Sooner or later, people move houses, and they will remember the lousy service before deciding who to get broadband from. In the new place we can have it, but... no thanks.
Am I the only one thinking that it should be a criminal offence if ALL of the following is true:
- your company gets a hint by security researchers
- you don't give a fuck about it for months
- asked about it (when disclosed) you play it down
- you got caught out anyway with exactly that flaw, only days later, leaking personal data of millions
Plus some extra years behind bars if you live in denial and still treat it like no big deal.
I wonder if iBucket or iBin are registered trademarks already, because it clearly looks like one.
And..... Chopper Command! I loved that game.
If you showed that "wooden" console to kids these days, they'd think you built it yourself and are taking the piss...
I agree. Now they can officially call themselves sponsor, and in the next two years they will fork it, call it something different and license it to their [fill appropriate adjective here] corporate clients with too much cash available. Sounds much like Oracle "Unbreakable" Linux (RedHat Enterprise Linux clone).
Luckily RHEL is still alive and kicking, unlike MySQL which finds forks and replacements today, like for example MariaDB (with its main driver, the original developer of MySQL).
On other news, Oracle works on killing Solaris (so far a few enthusiasts with some commercial backing are holding up well - Indiana, SmartOS, Omni etc), and continues butchering Java.
OpenStack should have set a signal saying: No thanks Oracle, we don't actually want you to be our sponsor. But that takes guts and money from other sources. Too bad. It would have been great PR too.
"[...] and give people yet another reason to take our TERRIBLE service"
From my experience their service is dreadful at best, but YMMV
the Open Source variant is already there, and is called OpenJDK. Works just fine with most things. 
 In terms of Java "most things" means for me: server-side stuff. The "build once, run anywhere" slogan hasn't applied to client-side Java for about 5 years, if not more, because of the increasing dependency on operating system support (see article).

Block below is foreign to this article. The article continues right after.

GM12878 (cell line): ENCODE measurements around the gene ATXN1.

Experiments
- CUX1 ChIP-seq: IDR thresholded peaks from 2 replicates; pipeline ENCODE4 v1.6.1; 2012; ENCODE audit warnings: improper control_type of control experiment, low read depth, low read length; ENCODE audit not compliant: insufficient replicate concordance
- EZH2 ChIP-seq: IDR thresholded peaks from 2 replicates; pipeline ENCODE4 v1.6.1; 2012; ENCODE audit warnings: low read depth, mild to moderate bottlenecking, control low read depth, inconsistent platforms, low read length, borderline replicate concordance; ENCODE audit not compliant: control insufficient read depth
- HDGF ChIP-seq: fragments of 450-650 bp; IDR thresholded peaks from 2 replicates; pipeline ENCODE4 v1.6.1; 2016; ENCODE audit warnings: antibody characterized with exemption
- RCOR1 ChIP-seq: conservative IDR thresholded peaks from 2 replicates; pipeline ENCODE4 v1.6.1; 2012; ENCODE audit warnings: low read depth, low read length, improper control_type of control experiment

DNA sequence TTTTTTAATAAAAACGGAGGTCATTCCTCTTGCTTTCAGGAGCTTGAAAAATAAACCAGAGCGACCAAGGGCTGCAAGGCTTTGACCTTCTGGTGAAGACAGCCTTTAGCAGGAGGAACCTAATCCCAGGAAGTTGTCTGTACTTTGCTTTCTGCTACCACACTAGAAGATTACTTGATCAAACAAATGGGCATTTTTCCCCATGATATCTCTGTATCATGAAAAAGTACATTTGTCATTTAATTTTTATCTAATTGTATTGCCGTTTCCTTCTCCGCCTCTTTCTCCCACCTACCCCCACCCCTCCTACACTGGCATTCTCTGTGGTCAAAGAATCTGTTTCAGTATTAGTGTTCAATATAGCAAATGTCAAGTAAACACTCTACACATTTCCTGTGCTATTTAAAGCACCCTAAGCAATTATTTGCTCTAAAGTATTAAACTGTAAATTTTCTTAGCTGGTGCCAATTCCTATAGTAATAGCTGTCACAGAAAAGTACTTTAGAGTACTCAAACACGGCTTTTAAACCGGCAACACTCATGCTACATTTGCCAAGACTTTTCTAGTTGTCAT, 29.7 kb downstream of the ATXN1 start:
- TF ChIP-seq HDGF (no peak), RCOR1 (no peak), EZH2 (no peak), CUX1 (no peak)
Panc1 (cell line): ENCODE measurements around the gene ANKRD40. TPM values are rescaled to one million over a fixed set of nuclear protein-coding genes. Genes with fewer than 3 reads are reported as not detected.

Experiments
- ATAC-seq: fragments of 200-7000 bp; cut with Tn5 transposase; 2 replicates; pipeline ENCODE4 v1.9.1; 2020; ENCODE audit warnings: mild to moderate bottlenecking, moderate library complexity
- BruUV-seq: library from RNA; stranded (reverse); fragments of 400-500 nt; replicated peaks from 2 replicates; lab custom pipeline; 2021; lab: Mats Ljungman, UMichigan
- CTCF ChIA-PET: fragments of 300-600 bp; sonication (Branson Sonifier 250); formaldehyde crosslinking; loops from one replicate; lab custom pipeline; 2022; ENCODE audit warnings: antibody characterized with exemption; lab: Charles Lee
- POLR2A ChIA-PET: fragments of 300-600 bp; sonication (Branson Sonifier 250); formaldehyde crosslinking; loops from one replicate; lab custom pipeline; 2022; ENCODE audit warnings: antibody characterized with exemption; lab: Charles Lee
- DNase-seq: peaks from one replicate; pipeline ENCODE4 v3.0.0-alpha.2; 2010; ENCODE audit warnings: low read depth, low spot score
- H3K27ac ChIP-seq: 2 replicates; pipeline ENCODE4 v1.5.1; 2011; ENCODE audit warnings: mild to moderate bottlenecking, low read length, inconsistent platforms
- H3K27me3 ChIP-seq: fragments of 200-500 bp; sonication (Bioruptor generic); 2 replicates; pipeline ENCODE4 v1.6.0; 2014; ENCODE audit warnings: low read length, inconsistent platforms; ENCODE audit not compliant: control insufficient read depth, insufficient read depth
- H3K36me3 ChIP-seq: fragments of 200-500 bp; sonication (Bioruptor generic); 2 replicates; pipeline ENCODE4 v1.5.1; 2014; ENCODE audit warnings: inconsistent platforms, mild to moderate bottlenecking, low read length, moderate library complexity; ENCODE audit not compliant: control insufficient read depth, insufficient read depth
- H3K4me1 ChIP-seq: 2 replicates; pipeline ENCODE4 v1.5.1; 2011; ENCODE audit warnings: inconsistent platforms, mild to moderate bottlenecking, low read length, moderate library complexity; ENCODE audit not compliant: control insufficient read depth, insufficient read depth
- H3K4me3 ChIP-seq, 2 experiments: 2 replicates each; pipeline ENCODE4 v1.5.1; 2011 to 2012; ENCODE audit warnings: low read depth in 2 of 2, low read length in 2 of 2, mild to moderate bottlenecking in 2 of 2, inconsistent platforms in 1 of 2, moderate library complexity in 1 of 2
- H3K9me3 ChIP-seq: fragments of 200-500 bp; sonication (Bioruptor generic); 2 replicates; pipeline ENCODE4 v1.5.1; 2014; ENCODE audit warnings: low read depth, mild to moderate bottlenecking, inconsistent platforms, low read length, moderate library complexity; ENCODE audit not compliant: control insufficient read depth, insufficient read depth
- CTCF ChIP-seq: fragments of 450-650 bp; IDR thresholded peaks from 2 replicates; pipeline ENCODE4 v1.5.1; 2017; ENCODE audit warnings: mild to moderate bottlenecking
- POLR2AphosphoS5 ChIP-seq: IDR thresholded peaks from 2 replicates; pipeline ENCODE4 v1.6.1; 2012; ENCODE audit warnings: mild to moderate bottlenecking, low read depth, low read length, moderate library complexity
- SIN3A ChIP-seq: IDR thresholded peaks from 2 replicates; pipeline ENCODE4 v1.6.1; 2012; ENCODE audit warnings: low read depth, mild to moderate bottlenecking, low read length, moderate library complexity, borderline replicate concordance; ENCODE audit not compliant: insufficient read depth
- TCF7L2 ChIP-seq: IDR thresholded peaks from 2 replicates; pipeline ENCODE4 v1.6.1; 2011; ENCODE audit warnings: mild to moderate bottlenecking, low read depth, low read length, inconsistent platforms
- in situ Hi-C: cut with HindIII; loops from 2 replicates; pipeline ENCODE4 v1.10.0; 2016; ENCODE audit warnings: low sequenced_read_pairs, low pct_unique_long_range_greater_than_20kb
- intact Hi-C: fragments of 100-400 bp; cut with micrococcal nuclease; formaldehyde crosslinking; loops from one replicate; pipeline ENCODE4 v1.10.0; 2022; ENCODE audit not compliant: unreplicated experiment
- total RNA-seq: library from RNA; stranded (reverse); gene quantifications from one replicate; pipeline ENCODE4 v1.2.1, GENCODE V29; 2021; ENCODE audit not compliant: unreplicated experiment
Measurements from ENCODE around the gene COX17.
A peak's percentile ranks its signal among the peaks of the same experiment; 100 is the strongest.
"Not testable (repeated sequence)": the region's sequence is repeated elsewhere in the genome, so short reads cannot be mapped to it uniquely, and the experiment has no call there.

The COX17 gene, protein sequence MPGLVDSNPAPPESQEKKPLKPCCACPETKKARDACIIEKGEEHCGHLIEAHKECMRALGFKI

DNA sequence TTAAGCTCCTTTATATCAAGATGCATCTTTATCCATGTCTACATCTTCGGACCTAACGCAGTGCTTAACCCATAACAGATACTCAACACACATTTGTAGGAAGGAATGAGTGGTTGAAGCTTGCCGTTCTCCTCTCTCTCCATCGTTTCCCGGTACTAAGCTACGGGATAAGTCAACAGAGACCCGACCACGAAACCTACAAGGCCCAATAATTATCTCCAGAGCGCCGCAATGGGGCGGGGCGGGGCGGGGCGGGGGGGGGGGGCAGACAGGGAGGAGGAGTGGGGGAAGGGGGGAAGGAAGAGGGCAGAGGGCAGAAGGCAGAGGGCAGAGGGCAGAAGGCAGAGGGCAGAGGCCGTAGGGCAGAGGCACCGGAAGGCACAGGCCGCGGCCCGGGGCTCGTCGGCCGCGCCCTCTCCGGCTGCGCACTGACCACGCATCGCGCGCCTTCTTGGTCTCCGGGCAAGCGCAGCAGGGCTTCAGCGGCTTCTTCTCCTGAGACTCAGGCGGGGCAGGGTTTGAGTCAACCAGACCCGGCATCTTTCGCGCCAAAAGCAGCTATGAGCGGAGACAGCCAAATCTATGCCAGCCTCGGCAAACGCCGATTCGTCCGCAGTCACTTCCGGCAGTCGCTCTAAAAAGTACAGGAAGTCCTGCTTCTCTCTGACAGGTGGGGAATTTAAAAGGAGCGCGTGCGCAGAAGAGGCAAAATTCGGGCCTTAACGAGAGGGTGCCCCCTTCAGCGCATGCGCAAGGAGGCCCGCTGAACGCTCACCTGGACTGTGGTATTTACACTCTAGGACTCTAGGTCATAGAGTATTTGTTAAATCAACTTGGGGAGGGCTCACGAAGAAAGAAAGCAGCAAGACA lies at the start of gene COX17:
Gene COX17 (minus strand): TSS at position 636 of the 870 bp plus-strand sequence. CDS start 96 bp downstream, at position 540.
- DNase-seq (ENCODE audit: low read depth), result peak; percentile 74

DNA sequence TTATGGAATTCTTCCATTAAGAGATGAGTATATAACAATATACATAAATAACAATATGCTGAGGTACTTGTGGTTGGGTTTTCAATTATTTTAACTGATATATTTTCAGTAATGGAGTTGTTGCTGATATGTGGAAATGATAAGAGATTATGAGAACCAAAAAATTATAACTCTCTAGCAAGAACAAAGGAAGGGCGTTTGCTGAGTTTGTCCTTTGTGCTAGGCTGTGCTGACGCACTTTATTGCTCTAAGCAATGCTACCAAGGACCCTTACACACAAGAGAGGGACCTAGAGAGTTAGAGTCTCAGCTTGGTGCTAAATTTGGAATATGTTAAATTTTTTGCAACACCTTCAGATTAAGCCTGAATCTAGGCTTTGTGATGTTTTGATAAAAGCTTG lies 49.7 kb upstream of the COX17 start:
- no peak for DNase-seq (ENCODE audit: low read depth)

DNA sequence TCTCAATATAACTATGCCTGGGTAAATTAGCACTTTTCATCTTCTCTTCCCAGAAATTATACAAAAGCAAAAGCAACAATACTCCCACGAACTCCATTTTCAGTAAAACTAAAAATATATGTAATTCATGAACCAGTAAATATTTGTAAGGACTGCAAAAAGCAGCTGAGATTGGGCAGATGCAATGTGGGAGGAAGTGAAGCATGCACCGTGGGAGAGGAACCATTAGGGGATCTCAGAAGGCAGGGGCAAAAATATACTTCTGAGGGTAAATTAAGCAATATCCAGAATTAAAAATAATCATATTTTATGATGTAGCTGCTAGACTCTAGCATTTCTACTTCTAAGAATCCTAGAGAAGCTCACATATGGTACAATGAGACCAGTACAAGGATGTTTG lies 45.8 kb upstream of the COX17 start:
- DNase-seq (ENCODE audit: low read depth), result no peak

I've actually had the "pleasure" to work with their search product called IDOL. To be able to even get a glimpse into how that pile of steaming turd works, you need to attend a couple of multi-day courses. Once you've done that, you still need their consultants to help you get started.
It's the "next generation" in terms of getting a step closer to printing money. That was shamelessly displayed at some of their events, where they invited customers into top London hotels for fancy lunches. I did attend one of them, too.
Also worth experiencing: their former Cambridge head office with a massive massive fish tank in the middle of the lobby, or the Green Park London office.
No, Automony's software was not next generation in my opinion. But their approach to pulling in serious money from big institutions and governments, that was certainly next-next generation. So well done on that count, gotta give them that.
Maybe HP fell for their massive show-off, too, who knows...
"...and reducing the risk of unauthorised disclosure"
THAT is what he is really concerned about. It invalidates all the other points, which sound reasonable enough - at the face of it. And he's essentially admitting that none of this would have been required if they didn't screw up and got caught in the first place.
It's got fuck all to do with terrorism. Yet another example where that legislation is being abused because it's so convenient for the authorities to have all that extra power under those laws. But it is f***ing wrong!
Can we have the politicians and authorities authorising this abuse of power questioned under Anti Terrorism Acts as well please?
"When someone attacks your daughter and puts videos of it online, will you still be saying it's a nanny state who helps take them down?"
Of course not. I would them to hunt down and bring to justice the perpetrators. Pathetic net filters? No thanks. The content has to disappear, the offenders need to rot in hell.
What the US (and all their authorities, agencies, politicians and big companies) say and do really couldn't be more disjointed. And they don't even seem to be embarrassed when telling others about freedom, abiding by international law and other bullshit. That the FCC wants better protection so that others don't get to see the data they see, does hardly come as a surprise.
What else was in that mug before you wrote the article?
Not that I disapprove of it; I just need to know as it's Friday.
I just hope other countries have the balls to follow suit.
The loss of public sector contracts hurts and is a blow for Google's image. That's the only language that global companies understand. While the EU knows already that it doesn't like Google's use of personal data, it is just too bloody slow in making a decision.
Sweden has done the right thing by setting an example. Well done!
The chairman [...] said Snowden “attempted to go places that he was not authorised to go” on the NSA’s network"
Funny. The NSA, too, attempted to go places that they were not authorised to go.